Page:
2. Steven M. Shugan, 1989. "Product Assortment in a Triopoly," Management Science, INFORMS, vol. 35(3), pages 304-320, March.
  3. Michaela Draganska & Dipak C. Jain, 2005. "Product-Line Length as a Competitive Tool," Journal of Economics & Management Strategy, Wiley Blackwell, vol. 14(1), pages 1-28, 03.
  4. Berry, Steven & Levinsohn, James & Pakes, Ariel, 1995. "Automobile Prices in Market Equilibrium," Econometrica, Econometric Society, vol. 63(4), pages 841-90, July.
  5. Kandori, Michihiro & Mailath, George J & Rob, Rafael, 1993. "Learning, Mutation, and Long Run Equilibria in Games," Econometrica, Econometric Society, vol. 61(1), pages 29-56, January.
  6. Drew Fudenberg & David K. Levine, 1998. "The Theory of Learning in Games," MIT Press Books, The MIT Press, edition 1, volume 1, number 0262061945, June.
  7. Basov Suren, 2003. "Incentives for Boundedly Rational Agents," The B.E. Journal of Theoretical Economics, De Gruyter, vol. 3(1), pages 1-16, June.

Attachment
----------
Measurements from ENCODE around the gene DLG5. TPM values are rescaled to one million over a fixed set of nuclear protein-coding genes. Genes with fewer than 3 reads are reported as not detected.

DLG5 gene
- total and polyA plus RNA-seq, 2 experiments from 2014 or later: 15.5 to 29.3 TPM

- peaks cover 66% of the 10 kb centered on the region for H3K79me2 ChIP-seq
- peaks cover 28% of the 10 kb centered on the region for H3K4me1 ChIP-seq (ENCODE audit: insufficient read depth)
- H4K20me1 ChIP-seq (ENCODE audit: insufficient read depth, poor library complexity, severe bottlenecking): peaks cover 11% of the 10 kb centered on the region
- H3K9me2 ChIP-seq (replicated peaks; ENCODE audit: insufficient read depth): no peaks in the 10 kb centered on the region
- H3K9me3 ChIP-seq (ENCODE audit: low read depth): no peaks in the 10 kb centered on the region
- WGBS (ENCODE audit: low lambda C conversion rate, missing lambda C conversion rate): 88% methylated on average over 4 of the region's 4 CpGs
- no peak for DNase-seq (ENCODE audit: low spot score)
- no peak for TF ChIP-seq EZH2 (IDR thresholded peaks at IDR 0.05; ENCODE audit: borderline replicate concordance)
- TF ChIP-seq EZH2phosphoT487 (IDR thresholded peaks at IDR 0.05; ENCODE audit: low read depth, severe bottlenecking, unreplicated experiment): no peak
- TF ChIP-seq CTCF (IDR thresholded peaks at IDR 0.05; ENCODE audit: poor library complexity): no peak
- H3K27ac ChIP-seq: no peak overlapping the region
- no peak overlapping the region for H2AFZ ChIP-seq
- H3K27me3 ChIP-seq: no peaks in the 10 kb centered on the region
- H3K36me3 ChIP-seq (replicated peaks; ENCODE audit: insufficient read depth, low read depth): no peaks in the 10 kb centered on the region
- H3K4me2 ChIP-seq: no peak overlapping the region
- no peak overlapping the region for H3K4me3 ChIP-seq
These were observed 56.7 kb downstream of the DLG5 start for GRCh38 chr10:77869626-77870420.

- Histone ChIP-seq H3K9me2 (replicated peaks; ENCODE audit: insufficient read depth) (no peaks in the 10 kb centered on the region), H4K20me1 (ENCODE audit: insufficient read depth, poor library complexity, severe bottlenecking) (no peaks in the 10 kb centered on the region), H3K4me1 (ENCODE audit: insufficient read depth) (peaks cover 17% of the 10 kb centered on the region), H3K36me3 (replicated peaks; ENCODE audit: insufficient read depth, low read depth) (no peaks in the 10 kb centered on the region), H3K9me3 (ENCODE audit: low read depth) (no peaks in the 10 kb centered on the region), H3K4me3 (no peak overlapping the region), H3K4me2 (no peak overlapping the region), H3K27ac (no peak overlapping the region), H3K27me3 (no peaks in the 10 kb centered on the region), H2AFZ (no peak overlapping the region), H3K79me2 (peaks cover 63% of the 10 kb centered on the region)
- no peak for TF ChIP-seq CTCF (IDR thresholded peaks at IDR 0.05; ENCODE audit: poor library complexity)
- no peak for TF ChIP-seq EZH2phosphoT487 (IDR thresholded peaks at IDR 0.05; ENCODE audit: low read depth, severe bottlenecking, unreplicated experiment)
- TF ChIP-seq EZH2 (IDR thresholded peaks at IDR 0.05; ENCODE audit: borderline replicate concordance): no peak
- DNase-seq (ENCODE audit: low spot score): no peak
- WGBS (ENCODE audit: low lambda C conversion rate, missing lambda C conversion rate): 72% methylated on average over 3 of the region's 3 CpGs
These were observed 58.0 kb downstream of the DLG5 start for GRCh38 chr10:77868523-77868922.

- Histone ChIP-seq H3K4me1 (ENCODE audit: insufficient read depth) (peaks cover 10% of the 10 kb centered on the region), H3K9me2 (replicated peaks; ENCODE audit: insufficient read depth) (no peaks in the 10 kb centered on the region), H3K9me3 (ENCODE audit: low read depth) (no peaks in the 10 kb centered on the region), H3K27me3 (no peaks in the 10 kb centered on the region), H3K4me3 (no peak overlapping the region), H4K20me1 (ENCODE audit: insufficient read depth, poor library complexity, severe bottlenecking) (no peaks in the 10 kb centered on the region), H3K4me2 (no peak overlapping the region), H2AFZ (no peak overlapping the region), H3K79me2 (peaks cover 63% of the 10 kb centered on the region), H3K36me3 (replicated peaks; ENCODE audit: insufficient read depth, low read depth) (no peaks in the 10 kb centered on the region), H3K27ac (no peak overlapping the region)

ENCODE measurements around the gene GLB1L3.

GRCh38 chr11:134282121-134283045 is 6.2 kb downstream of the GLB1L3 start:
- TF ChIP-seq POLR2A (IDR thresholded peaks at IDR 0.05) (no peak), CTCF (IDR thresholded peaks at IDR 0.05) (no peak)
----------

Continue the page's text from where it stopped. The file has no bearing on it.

8. Suren Basov, 2009. "Monopolistic Screening with Boundedly Rational Consumers," The Economic Record, The Economic Society of Australia, vol. 85(s1), pages S29-S34, 09.
  9. Simon P. Anderson & Jacob K. Goeree & Charles A. Holt, 2004. "Noisy Directional Learning and the Logit Equilibrium," Scandinavian Journal of Economics, Wiley Blackwell, vol. 106(3), pages 581-602, October.
  10. Mas-Colell, Andreu & Whinston, Michael D. & Green, Jerry R., 1995. "Microeconomic Theory," OUP Catalogue, Oxford University Press, number 9780195102680, July.
  11. Champsaur, Paul & Rochet, Jean-Charles, 1989. "Multiproduct Duopolists," Econometrica, Econometric Society, vol. 57(3), pages 533-57, May.
  12. Machina, Mark J, 1985. "Stochastic Choice Functions Generated from Deterministic Preferences over Lotteries," Economic Journal, Royal Economic Society, vol. 95(379), pages 575-94, September.
  13. Neven, D. & Thisse, J-F., 1989. "On Quality And Variety Competition," CORE Discussion Papers 1989020, Université catholique de Louvain, Center for Operations Research and Econometrics (CORE).
  14. Young, H Peyton, 1993. "The Evolution of Conventions," Econometrica, Econometric Society, vol. 61(1), pages 57-84, January.